6 September 2023

New legislation to promote more competition in financial markets


Joint media release with
The Hon Stephen Jones MP
Assistant Treasurer and Minister for Financial Services

The Albanese Government has today passed legislation to improve competition in the trading of shares and other securities as part of important reforms to strengthen Australia’s financial system and modernise our economy.

The legislation which passed through the Senate today will support competition in clearing and settlement services, which are critical to the functioning and stability of financial markets.

It creates a framework for fair, transparent and non‑discriminatory access to market infrastructure for any emerging competitors, allowing them to offer their own clearing and settlement services.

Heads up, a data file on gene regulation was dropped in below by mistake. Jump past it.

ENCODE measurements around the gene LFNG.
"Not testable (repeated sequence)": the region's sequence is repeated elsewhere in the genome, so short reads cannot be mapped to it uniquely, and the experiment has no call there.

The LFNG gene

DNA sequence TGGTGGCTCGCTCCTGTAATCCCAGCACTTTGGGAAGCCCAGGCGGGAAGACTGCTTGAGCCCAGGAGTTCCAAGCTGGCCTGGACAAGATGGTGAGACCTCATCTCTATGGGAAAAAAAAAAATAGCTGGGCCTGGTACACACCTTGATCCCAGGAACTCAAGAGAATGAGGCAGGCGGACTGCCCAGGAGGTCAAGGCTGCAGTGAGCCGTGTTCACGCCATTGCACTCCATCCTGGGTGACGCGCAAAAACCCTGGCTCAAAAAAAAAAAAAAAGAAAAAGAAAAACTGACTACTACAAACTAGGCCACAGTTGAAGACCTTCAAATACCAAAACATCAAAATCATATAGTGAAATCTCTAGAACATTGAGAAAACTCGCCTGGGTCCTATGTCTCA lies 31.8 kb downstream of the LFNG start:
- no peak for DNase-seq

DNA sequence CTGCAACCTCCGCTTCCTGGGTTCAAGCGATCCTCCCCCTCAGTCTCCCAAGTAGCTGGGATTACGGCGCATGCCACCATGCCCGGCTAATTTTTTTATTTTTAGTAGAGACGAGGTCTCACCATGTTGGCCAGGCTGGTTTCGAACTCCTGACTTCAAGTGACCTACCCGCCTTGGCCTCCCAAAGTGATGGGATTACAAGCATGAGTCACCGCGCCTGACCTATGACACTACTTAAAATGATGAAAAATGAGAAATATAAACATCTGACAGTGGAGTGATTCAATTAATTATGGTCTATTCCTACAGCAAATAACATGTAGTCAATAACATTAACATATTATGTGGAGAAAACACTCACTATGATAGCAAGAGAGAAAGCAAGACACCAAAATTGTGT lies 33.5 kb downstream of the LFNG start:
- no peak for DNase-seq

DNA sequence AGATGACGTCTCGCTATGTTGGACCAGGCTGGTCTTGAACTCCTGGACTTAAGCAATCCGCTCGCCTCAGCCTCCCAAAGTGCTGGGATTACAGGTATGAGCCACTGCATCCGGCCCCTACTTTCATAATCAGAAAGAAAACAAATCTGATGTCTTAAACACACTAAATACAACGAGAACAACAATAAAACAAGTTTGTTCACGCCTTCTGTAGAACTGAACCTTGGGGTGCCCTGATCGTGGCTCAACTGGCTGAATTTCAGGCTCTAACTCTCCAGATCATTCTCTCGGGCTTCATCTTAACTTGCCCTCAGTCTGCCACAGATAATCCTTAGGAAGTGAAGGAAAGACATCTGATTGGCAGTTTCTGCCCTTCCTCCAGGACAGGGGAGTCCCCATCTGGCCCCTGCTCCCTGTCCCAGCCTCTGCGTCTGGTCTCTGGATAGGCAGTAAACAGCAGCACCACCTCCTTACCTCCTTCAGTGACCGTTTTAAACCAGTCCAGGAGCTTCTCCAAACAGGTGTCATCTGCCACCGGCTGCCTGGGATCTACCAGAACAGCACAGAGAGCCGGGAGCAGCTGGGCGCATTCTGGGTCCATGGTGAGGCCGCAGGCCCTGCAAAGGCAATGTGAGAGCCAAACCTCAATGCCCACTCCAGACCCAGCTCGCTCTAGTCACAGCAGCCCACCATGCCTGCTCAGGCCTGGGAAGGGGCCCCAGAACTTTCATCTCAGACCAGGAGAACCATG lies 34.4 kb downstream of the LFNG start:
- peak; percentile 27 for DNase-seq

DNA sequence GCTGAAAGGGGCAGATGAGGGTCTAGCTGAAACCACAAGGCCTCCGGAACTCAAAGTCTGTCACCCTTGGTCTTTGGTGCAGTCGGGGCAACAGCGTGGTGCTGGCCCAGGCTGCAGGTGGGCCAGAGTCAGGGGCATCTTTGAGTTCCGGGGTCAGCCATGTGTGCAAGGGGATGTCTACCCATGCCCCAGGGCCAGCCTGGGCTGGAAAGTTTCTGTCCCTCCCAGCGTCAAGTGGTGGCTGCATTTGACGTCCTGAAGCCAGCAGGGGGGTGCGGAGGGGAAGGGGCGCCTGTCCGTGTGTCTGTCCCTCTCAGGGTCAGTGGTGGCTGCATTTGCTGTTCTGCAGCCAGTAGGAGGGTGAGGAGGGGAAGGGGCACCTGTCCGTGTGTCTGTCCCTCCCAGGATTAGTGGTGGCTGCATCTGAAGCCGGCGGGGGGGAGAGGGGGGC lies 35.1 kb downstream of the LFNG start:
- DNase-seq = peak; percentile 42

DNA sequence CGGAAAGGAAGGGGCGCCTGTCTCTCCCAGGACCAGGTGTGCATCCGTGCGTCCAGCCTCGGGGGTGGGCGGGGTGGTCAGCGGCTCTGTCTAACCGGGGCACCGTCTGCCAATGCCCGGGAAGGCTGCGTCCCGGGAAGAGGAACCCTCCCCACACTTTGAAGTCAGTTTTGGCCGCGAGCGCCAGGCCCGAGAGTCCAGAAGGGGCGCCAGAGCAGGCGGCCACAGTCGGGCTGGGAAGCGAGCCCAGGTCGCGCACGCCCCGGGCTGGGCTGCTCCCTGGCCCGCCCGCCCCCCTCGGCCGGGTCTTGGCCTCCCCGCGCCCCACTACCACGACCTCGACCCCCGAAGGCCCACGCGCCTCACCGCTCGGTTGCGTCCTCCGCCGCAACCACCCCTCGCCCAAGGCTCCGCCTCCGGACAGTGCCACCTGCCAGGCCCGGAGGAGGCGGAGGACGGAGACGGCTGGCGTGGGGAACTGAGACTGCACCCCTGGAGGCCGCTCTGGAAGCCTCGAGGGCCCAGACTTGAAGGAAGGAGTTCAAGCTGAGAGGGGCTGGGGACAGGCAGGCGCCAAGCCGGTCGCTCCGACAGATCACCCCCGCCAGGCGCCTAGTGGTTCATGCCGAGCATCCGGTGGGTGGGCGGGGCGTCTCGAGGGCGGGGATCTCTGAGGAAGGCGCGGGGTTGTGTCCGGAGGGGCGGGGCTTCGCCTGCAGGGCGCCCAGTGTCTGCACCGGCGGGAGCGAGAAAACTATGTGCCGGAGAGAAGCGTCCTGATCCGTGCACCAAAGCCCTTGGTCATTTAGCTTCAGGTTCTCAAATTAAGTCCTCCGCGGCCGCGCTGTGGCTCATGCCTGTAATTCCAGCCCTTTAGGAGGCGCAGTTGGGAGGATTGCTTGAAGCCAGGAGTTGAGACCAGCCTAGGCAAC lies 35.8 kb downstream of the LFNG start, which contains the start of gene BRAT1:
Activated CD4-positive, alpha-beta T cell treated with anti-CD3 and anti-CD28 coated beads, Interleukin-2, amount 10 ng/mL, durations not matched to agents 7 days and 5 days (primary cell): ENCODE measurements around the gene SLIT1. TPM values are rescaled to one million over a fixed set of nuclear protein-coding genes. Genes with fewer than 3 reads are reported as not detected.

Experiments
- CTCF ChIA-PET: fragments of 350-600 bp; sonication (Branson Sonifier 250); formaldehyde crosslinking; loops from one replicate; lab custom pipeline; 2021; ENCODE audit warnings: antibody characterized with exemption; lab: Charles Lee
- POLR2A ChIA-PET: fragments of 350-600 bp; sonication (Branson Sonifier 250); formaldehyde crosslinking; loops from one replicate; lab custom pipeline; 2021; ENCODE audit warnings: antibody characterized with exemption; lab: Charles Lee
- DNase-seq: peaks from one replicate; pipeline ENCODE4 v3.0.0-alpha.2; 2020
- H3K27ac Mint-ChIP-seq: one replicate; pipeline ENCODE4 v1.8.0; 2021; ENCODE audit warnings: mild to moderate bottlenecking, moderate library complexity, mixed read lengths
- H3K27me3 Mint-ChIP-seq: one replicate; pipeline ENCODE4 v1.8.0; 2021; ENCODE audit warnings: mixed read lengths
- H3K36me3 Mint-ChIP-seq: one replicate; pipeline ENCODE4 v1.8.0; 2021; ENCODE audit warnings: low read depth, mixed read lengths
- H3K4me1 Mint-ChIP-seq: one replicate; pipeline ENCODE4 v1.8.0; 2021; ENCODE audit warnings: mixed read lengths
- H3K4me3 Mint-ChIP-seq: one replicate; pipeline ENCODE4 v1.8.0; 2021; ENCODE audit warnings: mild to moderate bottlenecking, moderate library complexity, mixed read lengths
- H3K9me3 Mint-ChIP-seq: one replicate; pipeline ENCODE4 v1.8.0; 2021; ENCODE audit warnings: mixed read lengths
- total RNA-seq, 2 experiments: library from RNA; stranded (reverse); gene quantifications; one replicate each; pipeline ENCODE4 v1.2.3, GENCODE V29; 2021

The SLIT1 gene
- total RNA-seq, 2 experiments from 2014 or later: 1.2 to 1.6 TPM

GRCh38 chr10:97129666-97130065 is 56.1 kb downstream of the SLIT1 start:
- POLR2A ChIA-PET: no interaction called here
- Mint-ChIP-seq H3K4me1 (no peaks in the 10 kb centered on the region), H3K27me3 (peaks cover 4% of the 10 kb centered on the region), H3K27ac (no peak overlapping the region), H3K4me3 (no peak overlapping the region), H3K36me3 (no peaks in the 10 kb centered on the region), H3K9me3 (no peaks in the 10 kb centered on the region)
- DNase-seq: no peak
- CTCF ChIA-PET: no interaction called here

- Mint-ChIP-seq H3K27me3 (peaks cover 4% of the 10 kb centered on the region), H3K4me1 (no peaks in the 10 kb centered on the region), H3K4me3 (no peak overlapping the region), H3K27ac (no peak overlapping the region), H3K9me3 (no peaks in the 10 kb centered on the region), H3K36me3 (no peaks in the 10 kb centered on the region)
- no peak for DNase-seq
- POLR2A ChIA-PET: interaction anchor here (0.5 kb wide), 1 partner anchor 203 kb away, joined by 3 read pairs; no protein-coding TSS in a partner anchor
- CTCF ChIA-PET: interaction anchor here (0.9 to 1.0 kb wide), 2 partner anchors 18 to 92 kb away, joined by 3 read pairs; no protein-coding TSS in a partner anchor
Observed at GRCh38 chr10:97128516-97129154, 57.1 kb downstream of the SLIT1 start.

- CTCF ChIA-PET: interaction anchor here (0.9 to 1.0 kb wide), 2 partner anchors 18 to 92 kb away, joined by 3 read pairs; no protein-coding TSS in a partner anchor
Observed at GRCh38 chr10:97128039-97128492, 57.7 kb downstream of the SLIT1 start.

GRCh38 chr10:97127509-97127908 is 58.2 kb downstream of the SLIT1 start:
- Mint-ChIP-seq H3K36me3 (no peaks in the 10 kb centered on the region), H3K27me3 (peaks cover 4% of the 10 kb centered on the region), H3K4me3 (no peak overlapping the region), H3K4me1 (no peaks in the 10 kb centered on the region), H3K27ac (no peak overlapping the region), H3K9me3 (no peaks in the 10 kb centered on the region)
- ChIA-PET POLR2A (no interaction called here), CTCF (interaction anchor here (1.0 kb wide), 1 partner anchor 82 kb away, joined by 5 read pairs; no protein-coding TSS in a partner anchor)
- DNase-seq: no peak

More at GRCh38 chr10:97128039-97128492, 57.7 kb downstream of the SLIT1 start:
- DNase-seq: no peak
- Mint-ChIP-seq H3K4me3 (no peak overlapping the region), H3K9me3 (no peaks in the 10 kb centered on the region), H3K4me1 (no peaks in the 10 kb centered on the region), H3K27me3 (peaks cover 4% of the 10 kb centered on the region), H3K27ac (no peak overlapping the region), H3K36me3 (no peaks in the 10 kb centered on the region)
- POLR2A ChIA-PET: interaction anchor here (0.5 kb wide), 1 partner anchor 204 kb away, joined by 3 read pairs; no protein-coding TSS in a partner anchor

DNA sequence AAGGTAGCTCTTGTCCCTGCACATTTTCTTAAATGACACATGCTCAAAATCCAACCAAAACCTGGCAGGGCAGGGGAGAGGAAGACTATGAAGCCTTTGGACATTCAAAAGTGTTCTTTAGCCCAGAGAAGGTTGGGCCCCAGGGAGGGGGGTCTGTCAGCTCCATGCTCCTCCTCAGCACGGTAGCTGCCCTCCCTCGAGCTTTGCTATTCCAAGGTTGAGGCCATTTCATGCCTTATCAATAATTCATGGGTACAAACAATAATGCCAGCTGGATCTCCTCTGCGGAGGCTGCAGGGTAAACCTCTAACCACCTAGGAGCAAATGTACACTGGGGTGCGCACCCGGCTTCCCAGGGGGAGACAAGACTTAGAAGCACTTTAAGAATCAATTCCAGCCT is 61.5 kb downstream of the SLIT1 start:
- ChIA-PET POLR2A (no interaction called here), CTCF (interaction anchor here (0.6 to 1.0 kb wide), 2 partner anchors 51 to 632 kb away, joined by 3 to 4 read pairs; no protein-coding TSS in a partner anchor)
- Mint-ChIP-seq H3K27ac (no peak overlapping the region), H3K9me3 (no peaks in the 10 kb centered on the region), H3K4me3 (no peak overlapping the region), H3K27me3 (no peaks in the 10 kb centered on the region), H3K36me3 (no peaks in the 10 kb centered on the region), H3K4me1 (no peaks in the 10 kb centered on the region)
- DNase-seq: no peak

By making our markets more modern, we will make our economy more productive, competitive and dynamic.

Whether it’s our recently announced review of competition policy settings, efforts to renew and renovate our institutions or the legislation passed today, our economic plan is engineered to boost competition and ensure we are beneficiaries of the big shifts that are shaping our economy.

The reforms legislated today are all about ensuring we have a competitive financial system that works for consumers, businesses and investors – and that delivers for the Australian economy and the Australian people.

From Royal Assent, the Reserve Bank and ASIC will have powers to set rules for the conduct of clearing and settlement service facilities – helping to improve safeguards in our financial markets and stop existing providers using their market dominance to prevent competition.

In addition, the ACCC will have the power to arbitrate disputes between parties around the price and access to clearing and settlement services.

This legislation implements the Council of Financial Regulators’ recommendations from 2012 and 2015 to amend the Corporations Act 2001, the Competition and Consumer Act 2010 and the ASIC Act 2001 – recommendations that were ignored by the previous government.